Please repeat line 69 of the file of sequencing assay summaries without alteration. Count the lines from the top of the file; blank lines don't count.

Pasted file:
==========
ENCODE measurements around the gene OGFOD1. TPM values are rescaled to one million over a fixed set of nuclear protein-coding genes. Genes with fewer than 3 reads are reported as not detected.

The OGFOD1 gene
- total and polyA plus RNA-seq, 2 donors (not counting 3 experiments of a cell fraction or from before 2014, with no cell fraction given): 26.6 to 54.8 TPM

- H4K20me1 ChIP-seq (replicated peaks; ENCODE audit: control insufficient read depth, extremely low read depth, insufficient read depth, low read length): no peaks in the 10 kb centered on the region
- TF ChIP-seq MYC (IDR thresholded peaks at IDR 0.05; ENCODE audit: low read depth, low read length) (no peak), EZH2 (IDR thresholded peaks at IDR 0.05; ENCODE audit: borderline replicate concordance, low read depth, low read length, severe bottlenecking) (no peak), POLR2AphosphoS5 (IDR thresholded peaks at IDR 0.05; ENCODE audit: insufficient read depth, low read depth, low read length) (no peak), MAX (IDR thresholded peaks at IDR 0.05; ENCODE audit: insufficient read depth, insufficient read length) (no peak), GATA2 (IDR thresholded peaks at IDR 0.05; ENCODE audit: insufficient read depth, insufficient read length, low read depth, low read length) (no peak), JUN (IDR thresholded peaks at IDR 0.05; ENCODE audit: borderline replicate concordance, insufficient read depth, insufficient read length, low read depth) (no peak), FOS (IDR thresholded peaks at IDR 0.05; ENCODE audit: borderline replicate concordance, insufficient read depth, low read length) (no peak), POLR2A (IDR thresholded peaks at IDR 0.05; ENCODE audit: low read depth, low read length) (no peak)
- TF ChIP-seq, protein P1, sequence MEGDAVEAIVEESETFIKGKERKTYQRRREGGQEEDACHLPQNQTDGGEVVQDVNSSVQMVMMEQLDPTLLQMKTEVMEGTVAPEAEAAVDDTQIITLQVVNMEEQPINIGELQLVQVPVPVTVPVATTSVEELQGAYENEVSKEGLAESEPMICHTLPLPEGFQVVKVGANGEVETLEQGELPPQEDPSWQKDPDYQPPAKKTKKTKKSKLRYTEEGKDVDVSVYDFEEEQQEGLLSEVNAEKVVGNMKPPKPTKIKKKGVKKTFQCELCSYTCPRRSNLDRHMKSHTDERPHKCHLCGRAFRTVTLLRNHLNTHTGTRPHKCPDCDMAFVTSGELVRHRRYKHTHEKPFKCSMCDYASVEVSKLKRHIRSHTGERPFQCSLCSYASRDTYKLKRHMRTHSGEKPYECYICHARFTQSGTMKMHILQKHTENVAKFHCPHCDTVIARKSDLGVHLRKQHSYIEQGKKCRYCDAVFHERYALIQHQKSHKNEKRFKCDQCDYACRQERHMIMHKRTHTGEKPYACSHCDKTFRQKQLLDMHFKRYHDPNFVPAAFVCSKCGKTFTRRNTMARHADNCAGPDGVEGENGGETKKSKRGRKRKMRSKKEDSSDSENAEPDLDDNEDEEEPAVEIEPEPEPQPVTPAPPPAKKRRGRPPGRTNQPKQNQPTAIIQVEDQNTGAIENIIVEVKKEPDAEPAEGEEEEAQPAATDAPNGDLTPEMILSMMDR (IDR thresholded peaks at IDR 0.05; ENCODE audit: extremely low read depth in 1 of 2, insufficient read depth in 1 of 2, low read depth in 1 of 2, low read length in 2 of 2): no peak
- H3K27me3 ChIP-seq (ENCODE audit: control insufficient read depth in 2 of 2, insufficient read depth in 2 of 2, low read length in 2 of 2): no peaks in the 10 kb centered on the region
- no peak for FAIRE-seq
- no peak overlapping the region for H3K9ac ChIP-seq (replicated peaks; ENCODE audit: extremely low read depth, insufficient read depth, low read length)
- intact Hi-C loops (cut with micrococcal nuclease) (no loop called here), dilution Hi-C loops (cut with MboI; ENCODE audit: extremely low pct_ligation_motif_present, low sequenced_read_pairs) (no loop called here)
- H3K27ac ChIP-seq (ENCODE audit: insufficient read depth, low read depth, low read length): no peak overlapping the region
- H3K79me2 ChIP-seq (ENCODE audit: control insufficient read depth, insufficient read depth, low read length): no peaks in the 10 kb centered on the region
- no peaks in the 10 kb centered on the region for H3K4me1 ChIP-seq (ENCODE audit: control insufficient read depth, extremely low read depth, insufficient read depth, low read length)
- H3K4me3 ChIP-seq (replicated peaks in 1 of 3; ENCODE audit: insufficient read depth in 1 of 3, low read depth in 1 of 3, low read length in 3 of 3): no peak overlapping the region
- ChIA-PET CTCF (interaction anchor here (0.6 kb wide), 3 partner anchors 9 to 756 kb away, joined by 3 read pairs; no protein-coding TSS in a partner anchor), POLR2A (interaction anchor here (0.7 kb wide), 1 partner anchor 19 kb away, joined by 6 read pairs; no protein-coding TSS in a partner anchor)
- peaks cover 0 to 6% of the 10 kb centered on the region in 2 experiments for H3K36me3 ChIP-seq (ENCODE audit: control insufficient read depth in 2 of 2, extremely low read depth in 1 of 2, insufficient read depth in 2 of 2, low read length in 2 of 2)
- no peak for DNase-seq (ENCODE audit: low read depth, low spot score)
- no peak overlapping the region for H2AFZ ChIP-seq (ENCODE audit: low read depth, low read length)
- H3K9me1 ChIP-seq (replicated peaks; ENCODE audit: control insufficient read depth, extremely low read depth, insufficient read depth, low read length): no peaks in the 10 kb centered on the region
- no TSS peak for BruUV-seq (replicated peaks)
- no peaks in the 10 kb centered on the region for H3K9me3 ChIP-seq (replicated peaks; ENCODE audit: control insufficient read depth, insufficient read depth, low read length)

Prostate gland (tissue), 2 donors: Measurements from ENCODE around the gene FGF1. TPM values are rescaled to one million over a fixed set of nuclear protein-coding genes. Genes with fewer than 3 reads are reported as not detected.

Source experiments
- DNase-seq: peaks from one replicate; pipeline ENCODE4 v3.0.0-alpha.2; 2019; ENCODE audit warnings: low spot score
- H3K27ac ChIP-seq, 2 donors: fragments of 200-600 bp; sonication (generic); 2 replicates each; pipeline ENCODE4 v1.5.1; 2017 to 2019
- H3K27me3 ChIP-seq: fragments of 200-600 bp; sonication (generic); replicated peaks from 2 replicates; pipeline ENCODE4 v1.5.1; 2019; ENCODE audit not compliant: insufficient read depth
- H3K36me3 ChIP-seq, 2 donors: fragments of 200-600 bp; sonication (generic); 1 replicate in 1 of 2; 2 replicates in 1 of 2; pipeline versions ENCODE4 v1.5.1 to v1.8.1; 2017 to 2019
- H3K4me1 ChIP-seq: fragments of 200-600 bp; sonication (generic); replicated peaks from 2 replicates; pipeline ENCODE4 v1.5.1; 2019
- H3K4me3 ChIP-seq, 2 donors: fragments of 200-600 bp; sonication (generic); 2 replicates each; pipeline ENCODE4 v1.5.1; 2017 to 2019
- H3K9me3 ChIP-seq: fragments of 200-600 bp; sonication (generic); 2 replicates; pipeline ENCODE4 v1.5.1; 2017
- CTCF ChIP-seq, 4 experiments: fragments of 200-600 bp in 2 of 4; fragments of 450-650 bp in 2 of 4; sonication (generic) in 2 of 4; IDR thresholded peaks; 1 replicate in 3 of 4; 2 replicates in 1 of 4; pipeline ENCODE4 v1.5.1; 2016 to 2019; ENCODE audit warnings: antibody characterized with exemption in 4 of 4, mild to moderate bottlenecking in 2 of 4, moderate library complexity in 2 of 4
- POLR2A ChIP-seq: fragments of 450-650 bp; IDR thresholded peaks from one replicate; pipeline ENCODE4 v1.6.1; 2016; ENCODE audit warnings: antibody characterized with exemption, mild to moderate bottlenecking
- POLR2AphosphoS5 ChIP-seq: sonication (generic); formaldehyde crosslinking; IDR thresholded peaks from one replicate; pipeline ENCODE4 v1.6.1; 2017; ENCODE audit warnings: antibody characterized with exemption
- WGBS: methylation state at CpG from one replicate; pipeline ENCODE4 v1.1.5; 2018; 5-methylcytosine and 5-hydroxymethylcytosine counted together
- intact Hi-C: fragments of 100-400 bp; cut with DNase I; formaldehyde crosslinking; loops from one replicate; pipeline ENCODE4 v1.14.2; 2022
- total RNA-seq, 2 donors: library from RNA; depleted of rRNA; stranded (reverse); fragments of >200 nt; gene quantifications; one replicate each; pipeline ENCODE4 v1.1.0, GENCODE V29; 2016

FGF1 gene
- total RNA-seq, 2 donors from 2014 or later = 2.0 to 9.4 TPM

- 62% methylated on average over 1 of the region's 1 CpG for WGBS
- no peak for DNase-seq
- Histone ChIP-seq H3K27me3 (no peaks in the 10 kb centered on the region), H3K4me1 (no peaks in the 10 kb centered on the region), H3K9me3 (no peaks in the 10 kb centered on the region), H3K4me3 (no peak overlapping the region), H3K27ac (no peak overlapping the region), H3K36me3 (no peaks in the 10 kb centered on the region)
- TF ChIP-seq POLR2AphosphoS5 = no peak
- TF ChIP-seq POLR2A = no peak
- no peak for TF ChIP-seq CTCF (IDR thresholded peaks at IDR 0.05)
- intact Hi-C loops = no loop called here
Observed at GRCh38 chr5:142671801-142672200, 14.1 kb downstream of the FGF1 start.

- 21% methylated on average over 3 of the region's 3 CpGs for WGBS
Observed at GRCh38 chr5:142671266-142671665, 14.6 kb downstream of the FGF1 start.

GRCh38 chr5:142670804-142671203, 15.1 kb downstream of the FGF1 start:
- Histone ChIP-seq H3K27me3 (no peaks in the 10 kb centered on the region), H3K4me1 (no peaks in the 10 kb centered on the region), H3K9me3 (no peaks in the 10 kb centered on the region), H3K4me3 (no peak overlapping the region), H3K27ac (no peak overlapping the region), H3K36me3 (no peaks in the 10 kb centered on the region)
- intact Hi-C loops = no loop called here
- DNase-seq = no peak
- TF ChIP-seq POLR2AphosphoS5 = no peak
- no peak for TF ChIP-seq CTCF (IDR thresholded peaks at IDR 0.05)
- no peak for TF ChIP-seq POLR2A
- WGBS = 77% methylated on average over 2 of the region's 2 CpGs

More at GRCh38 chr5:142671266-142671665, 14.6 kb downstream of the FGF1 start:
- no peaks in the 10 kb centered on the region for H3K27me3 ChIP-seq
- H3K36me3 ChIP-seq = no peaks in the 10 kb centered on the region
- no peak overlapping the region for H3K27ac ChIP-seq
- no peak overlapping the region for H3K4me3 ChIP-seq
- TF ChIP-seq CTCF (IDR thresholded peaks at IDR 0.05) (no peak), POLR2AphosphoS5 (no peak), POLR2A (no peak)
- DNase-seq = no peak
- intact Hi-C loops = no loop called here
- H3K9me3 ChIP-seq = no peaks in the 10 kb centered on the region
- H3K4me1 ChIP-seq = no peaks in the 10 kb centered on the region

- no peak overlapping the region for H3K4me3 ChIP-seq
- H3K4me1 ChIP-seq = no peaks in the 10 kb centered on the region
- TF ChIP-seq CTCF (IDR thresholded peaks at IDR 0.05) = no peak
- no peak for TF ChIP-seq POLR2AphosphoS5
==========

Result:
- TF ChIP-seq CTCF (IDR thresholded peaks at IDR 0.05) = no peak